Happiness in this World

Reflections of a Buddhist physician

How To Forgive Others

The other day I found myself thinking about what would happen if as an adult I encountered some of the children who terrorized me when I was in 7th grade (an experience I wrote about in an earlier post, Breaking Free Of The Past), wondering if I'd be able to forgive them for what they did to me. I'd like to think I would, but the truth is I'm not sure. Read More


Dr. Lickerman,

Interesting article. The level of forgiveness you write about is not just a Buddhist concept. In contextual therapy, forgiving your abuser is considered to be an important piece of the healing process. I find this part to be the toughest hurdle for the traumatized and abused. I see how holding onto the rage only keeps you closer to your abuser. At the same time, I think it can be tricky to ask someone whom has been deeply violated to open their hearts to their abuser. I understand that in Buddhism there is a move toward oneness, and I think this concept is beautiful. I wonder, however, if anger doesn't initially serve an important role in helping the abused to separate and create appropriate and healthy boundaries. What do you think?

Again, thank you for your thoughtful writing.

I very much agree anger as an

I very much agree anger as an initial response can be healthy and appropriate, anger at the injustice of a violation. But as you point out, clinging to that anger too long can become a link that holds victims to abusers and poisons the victim's life. It seems to me the goal is for the victim to become so healed he or she can forgive, that forgiveness may be a marker of healing rather than a path to it.

Buddhist teaching

That reminds me of the buddhist teaching:

"Two Buddhist Monks were on a journey, one was a senior monk, the other a junior monk. During their journey they approached a raging river and on the river bank stood a young lady. She was clearly concerned about how she would get to the other side of the river without drowning.

The junior monk walked straight past her without giving it a thought and he crossed the river. The senior monk picked up the woman and carried her across the river. He placed her down, they parted ways with woman and on they went with the journey.

As the journey went on, the senior monk could see some concern on the junior monk's mind, he asked what was wrong. The junior monk replied, “how could you carry her like that? You know we can't touch women, it's against our way of life”. The senior monk answered, “I left the woman at the rivers edge a long way back, why are you still carrying her?”
thanks ;),

As an adult,I found this

As an adult,I found this article very enlightening. The problem is that my daughter who is 13 and just completing 7th grade cannot even begin to fathom the idea of forgiving the students that have been harassing her for the last 4 years. This year has been the worst. How can I get her to even try forgiveness?? She has lost all self-esteem, is always angry, and truely has no friends left at all. She used to be very outgoing and friendly. How can I help her to let go of the anger? I plan on putting our house on the market and moving, because I believe she needs a new beginning - but I am worried that the anger and low self-esteem will affect future friendships.

Such a difficult situation.

Such a difficult situation. You have my great sympathy, having gone through the exact same situation. The forgiveness I wrote about indeed came to me only years later after I matured and developed a sense of personal empowerment that enabled me to forgive my tormentors.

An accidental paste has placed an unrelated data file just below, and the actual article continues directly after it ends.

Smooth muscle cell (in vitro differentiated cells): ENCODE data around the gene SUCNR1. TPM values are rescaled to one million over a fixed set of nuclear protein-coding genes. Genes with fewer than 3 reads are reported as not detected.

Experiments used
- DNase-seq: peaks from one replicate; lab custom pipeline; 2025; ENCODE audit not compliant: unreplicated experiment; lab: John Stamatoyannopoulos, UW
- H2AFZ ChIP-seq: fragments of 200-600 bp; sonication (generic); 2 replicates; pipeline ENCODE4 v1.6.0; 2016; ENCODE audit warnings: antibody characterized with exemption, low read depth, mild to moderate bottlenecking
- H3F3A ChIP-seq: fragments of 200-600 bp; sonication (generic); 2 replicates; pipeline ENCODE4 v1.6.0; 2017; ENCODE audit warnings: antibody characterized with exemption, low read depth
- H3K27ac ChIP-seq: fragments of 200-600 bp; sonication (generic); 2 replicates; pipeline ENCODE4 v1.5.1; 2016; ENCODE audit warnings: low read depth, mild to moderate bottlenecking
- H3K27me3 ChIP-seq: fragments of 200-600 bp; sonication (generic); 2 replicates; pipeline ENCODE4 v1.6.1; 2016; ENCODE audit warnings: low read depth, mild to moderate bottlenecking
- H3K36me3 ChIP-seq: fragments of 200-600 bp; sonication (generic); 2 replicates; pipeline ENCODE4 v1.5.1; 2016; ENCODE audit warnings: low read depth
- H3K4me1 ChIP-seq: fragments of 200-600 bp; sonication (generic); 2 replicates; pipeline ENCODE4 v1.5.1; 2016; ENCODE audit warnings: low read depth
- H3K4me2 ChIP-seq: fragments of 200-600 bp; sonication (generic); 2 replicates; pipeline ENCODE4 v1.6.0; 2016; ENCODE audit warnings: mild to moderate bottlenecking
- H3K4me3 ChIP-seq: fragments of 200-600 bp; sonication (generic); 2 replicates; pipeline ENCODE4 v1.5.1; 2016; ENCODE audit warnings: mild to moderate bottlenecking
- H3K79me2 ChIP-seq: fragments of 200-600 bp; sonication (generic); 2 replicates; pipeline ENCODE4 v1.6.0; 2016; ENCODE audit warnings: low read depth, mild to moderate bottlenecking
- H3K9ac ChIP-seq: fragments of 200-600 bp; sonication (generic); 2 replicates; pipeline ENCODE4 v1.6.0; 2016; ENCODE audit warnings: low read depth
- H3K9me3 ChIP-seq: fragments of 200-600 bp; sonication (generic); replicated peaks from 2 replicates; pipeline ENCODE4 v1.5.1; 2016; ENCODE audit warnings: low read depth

I think the answer lies in finding a way to make your daughter feel empowered. No easy task. Moving might indeed help, but as you rightly point out, damage has been done, and if she takes her current anger and low self-esteem into a new environment, she may be more likely to recreate the same scenario, just with different people.

I would suggest therapy, frankly, aimed at developing her internal sense of strength. Letting go of her anger at this point in her life is likely premature and even encouraging her to do so may be counterproductive. She needs to feel a sense of self-efficacy and power over her life, which undoubtedly she currently feels little.

Best of luck. A truly challenging situation.

I would like to update you on

I would like to update you on my daughter’s situation. She is now 15 years old and a freshman in high school. We never did move and so she is still in school with all of her tormentors. But she has survived. No, she has overcome. Your advice of getting her a sense of empowerment was right on. It was actually something that I had already been working on. I was not working and I was able to do things for her that would have been difficult otherwise, as it was something that really took some dedication and time. I had her involved in extra-curricular activities outside of her own school. I believe that the best thing I did was to enroll her into a community theatre group during her summers. She needed to be involved with other kids who were not aware of her ‘real life’. She has made some enduring friendships there which have empowered and bolstered her self-esteem and confidence. You also mentioned therapy, which she had been in since she was 10. I have to say that the therapy did not help as much as her involvement with other kids. Today, my girl is happy and has many of her old friends back and many new ones. Several kids have apologized to her over the last year and a half. And she says - “I have forgiven most of them”. I cannot tell you how proud of her I am. I thought that I had lost that smiling, happy little girl forever, and I was afraid that she would be forever scarred. She says what she has been through has made her stronger. I must say that it was not an easy process and it was a very long 5 years, but my hope is that her story can help others in this type of situation.